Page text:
(VIA MSNBC DOT COM) A magnitude 8.9 earthquake — the biggest in modern Japanese history — slammed the island nation’s eastern coast Friday afternoon, unleashing a 23-foot tsunami that swept boats, cars, buildings and tons of debris miles inland and prompting a “nuclear emergency.”
Hours later, the tsunami reached Hawaii, with initial reports citing little damage. Warnings blanketed the Pacific, putting areas on alert as far away as South America, Canada, Alaska and the entire U.S. West Coast.
According to Japanese police, 200 to 300 bodies were found in Sendai, the coastal city closest to the epicenter. Another 137 people were confirmed killed, with 531 missing. At least 627 people were injured.
TV footage taken from a military plane showed fires engulfing a large waterfront area in northeastern Japan. Houses and other buildings were ablaze across large swathes of land in Kesennuma city in Miyagi prefecture, near Sendai. The city, with a population of 74,000, has residential, light industry and fishing areas.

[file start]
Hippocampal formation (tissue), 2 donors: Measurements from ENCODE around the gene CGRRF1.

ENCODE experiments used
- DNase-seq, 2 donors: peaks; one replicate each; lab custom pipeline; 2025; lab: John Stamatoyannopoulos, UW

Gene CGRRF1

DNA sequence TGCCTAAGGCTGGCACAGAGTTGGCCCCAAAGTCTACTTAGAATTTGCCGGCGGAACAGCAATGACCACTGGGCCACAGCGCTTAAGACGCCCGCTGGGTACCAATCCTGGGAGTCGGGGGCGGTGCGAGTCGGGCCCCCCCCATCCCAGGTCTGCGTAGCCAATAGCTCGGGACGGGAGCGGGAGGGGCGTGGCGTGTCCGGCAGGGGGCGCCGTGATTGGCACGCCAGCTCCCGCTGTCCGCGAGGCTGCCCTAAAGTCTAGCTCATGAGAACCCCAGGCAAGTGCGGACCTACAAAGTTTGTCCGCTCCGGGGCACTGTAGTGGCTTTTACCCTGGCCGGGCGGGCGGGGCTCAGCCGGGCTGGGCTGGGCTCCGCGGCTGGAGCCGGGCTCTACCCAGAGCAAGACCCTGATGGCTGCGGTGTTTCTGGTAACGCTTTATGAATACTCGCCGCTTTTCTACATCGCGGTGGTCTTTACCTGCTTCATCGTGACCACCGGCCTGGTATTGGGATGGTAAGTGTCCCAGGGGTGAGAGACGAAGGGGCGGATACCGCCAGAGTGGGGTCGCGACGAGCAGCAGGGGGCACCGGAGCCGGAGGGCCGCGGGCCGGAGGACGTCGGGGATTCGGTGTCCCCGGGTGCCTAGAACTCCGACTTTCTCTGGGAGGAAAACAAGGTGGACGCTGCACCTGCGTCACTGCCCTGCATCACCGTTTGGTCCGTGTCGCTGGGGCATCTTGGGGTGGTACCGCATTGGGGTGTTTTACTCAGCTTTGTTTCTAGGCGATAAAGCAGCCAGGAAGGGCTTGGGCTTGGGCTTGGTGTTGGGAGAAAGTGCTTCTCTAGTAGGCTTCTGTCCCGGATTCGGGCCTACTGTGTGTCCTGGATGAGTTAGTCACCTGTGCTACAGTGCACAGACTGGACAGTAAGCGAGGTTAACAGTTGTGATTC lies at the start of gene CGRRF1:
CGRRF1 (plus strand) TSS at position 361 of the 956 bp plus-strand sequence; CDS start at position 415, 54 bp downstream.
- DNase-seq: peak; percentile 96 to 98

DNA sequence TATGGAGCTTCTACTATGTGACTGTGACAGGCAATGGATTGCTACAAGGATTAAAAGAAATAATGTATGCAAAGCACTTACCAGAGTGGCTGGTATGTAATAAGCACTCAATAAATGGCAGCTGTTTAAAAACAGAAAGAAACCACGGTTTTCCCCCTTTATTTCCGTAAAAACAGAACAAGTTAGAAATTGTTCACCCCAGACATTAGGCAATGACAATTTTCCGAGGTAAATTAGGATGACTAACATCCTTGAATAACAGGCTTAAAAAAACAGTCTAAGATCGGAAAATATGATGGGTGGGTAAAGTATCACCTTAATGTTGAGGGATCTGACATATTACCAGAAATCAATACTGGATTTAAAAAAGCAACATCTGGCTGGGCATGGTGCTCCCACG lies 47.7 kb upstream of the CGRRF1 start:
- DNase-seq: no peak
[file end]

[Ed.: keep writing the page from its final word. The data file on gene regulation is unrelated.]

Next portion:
According to reports, police told the Kyodo news agency that a passenger train with an unknown number of people aboard was missing in one coastal area.
The government ordered thousands of residents near a nuclear power plant in Onahama to evacuate because the plant’s system was unable to cool the reactor and pressure inside is rising. The reactor’s core remained hot even after a shutdown, and a radiation leak was seen as possible. The plant is 170 miles northeast of Tokyo.
The Defense Ministry dispatched dozens of troops trained to deal with chemical disaster to the plant in case of a radiation leak.
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